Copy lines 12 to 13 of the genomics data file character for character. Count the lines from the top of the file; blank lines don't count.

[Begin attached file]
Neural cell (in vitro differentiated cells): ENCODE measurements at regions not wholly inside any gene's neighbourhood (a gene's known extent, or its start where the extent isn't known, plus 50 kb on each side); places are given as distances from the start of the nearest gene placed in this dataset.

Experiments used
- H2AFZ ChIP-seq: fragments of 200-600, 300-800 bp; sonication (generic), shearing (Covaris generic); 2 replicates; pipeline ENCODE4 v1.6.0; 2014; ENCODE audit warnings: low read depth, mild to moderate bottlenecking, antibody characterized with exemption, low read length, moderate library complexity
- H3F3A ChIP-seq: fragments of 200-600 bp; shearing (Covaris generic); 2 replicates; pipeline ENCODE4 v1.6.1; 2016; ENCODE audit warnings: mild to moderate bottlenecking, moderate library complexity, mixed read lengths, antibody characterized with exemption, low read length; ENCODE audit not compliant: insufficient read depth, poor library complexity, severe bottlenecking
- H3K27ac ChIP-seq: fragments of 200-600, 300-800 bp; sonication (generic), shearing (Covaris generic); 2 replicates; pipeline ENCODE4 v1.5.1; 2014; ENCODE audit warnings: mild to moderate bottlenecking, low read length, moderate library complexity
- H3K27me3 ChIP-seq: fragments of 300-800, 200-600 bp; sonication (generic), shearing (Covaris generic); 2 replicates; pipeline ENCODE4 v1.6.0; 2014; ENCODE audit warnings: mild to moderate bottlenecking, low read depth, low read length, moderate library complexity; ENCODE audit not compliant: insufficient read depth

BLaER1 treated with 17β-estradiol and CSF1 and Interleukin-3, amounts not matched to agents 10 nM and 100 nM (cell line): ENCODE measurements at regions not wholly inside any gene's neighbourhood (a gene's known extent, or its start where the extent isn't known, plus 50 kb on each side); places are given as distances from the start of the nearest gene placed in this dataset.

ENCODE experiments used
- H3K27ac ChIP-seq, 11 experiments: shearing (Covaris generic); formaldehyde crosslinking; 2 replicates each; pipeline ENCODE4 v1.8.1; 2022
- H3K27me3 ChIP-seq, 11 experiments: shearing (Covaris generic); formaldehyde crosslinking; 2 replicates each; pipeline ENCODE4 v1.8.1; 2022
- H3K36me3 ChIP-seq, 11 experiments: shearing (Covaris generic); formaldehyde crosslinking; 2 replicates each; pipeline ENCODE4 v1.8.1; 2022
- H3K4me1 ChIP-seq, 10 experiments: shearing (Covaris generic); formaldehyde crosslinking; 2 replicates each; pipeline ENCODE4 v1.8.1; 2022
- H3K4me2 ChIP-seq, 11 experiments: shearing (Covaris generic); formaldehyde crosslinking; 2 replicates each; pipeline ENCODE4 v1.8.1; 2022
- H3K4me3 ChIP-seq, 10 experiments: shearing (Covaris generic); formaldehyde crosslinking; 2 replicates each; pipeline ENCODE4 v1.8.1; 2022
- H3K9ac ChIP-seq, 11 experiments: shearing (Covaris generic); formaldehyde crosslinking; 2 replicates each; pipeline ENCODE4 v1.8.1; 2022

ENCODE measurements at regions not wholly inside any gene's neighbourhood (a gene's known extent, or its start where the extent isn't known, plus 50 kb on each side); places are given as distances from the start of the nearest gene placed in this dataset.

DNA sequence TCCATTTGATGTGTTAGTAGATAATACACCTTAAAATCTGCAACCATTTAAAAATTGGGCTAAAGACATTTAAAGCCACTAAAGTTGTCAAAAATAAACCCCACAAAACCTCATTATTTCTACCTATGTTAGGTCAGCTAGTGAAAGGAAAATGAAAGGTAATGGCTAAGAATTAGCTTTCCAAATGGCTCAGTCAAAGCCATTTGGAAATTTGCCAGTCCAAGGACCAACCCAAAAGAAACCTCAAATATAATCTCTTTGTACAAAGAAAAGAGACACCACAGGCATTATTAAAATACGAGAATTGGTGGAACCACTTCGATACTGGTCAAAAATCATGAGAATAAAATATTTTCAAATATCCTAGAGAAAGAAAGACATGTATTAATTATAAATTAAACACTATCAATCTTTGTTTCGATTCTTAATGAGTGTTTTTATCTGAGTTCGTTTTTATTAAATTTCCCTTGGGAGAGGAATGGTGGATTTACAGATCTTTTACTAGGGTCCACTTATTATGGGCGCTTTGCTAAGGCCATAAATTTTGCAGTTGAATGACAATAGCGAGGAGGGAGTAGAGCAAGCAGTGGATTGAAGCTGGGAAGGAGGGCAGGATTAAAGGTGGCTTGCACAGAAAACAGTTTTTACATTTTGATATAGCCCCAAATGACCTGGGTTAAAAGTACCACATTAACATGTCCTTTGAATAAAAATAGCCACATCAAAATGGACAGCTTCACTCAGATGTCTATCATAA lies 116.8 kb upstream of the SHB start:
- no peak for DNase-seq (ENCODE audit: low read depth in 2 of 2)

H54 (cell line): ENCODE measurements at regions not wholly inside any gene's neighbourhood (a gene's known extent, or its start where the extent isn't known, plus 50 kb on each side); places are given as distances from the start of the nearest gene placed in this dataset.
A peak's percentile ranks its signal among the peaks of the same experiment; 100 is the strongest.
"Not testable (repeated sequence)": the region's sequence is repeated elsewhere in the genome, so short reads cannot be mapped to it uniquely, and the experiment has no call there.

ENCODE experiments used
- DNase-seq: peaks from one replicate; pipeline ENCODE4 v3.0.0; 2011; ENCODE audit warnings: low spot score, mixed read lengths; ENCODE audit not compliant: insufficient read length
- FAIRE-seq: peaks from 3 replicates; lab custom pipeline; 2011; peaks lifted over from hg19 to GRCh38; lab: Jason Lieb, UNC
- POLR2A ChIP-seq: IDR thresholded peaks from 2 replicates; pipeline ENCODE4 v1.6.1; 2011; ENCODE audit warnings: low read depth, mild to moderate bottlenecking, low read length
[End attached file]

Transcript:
- H3K4me1 ChIP-seq, 10 experiments: shearing (Covaris generic); formaldehyde crosslinking; 2 replicates each; pipeline ENCODE4 v1.8.1; 2022
- H3K4me2 ChIP-seq, 11 experiments: shearing (Covaris generic); formaldehyde crosslinking; 2 replicates each; pipeline ENCODE4 v1.8.1; 2022